strict graph G {
    label="15aee6eef927b01955152d43aa8504d5";
    graph [overlap=false];
    "0/ll\nOutside" [color="#ddddff",style=filled];
    "0/rl\nLiving" [color="#99ff99",style=filled];
    "0/lr\nKitchen" [color="#9999ff",style=filled];
    "0/rr\nCirculation" [color="#ffff99",style=filled];
    "0/rr\nCirculation"--"1/rr\nCirculation" [label="Stair",style=dashed];
    "1/rr\nCirculation"--"2/rr\nCirculation" [label="Stair",style=dashed];
    "0/rr\nCirculation"--"0/ll\nOutside" [label="2.9"];
    "0/rl\nLiving"--"0/lr\nKitchen" [label="4.3"];
    "0/ll\nOutside"--"0/lr\nKitchen" [label="2.8"];
    "0/rl\nLiving"--"0/rr\nCirculation" [label="4.0"];
    "0/ll\nOutside"--"0/c\nStreet" [label="Entry"];
    "0/rr\nCirculation"--"0/ll\nOutside" [label="Entry"];
    "1/rl\nBedroom" [color="#ff9999",style=filled];
    "1/lr\nOutside" [color="#ddddff",style=filled];
    "1/rr\nCirculation" [color="#ffff99",style=filled];
    "1/ll\nToilet" [color="#ff99ff",style=filled];
    "1/rr\nCirculation"--"1/ll\nToilet" [label="2.9"];
    "1/rl\nBedroom"--"1/lr\nOutside" [label="4.3"];
    "1/rl\nBedroom"--"1/rr\nCirculation" [label="4.0"];
    "2/ll\nOutside" [color="#ddddff",style=filled];
    "2/rl\nBedroom" [color="#ff9999",style=filled];
    "2/rr\nCirculation" [color="#ffff99",style=filled];
    "2/ll\nOutside"--"2/rr\nCirculation" [label="2.9"];
    "2/rr\nCirculation"--"2/rl\nBedroom" [label="4.0"];
    }

    It appears that the way you model a network graph in python is very similar. The advantage of using a graphing library is that you can query the graph: check it for cycles or unconnected nodes, find the shortest distance between nodes etc..

    carlopavpaullee
  • Thanks for the detailed explanation and pointer, need more time to study @brunopostle !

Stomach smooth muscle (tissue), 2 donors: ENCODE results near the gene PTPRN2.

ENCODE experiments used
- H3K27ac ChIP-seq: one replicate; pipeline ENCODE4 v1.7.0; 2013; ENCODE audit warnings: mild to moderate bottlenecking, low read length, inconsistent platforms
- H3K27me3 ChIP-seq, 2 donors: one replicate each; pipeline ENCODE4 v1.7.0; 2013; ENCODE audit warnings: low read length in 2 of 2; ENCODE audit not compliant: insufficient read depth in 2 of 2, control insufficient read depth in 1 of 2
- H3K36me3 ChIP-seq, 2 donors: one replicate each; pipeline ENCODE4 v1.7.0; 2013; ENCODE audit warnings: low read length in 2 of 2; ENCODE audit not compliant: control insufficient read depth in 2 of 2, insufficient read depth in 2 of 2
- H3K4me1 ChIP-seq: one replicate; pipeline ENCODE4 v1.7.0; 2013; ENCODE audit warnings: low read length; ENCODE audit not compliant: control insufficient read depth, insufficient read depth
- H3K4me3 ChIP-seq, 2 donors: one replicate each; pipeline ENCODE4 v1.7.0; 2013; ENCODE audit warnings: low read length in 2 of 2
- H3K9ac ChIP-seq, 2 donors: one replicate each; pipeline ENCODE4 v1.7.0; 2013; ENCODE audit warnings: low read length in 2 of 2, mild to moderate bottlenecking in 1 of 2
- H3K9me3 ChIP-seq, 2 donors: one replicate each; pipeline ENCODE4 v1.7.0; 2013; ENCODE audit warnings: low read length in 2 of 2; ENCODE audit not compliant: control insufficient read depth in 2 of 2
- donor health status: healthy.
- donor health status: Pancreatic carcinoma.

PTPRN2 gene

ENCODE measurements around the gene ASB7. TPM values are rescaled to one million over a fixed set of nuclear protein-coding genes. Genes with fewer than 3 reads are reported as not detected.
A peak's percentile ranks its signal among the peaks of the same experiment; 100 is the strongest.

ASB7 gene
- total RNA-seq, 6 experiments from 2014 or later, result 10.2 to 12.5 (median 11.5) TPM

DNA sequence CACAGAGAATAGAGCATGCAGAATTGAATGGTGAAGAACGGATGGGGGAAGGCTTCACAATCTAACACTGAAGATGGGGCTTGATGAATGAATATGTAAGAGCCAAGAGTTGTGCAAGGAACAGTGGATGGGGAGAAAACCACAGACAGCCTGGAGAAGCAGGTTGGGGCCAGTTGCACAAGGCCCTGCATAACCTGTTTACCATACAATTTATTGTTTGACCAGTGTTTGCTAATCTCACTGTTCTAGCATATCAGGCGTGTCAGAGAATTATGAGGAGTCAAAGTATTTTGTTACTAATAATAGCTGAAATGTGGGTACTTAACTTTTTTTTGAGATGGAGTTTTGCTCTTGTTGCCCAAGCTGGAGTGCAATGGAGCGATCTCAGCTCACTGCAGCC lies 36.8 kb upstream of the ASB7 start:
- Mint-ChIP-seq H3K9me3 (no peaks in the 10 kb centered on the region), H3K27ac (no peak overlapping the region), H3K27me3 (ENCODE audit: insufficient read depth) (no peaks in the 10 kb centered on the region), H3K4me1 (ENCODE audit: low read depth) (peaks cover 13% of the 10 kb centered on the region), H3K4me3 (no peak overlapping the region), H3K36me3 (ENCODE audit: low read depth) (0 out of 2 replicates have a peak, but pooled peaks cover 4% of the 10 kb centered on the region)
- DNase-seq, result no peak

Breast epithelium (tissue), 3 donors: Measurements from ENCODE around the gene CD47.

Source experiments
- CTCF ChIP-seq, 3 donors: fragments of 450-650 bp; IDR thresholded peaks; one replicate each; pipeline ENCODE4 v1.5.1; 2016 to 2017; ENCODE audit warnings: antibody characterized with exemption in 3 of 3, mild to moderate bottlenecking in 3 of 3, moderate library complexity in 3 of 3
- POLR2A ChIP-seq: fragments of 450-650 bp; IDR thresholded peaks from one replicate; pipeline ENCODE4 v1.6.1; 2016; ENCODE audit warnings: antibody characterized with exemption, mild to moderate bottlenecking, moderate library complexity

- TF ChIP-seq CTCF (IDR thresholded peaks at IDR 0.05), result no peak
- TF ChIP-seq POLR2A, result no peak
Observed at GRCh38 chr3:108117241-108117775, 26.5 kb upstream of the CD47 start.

It seems 'nodes' in a graph are rooms / spaces; ... 'edges' is the connecting doors at common wall between 2 spaces / rooms ?
    Wondering, checking, if it can contain information like ?

    • which walls / windows define the 'node' (rooms / spaces)
    • which are common walls of 2 adjacent spaces
    • 'elements' / 'other information' of the 'node' (e.g. furnitures, finishes, area, height, peoples accommodating...etc.)

    Similar problems for a geographic maps - finding the common boundaries of 2 countries e.g.

    Too many questions :)

    carlopav
  • edited July 9

    @paullee for a building like Villa Savoye, no CAD is going to figure out automatically where one room starts and another finishes.

    I don't know how freecad does this, but for IFC I think you are usually expected to manually assign walls as boundaries for spaces. i.e you have to declare that wall A is a boundary for space B, and separately that wall A is a boundary for space C - so the fact that spaces B and C are adjacent is implicit rather than declared directly. I also suspect that when constructing a circulation graph, you would have to check if each wall has a door in order to decide whether to add an edge.

    [edit] Thinking about this problem with IFC, a wall can be any length and can span multiple spaces, and there is nothing to indicate which space a door is related-to. So if you wanted to construct a circulation graph, you have to resolve the 3d position of the door, and then make an assumption from this about which spaces it connects.

    carlopavpaullee
  • Thanks again, really have lots to study now !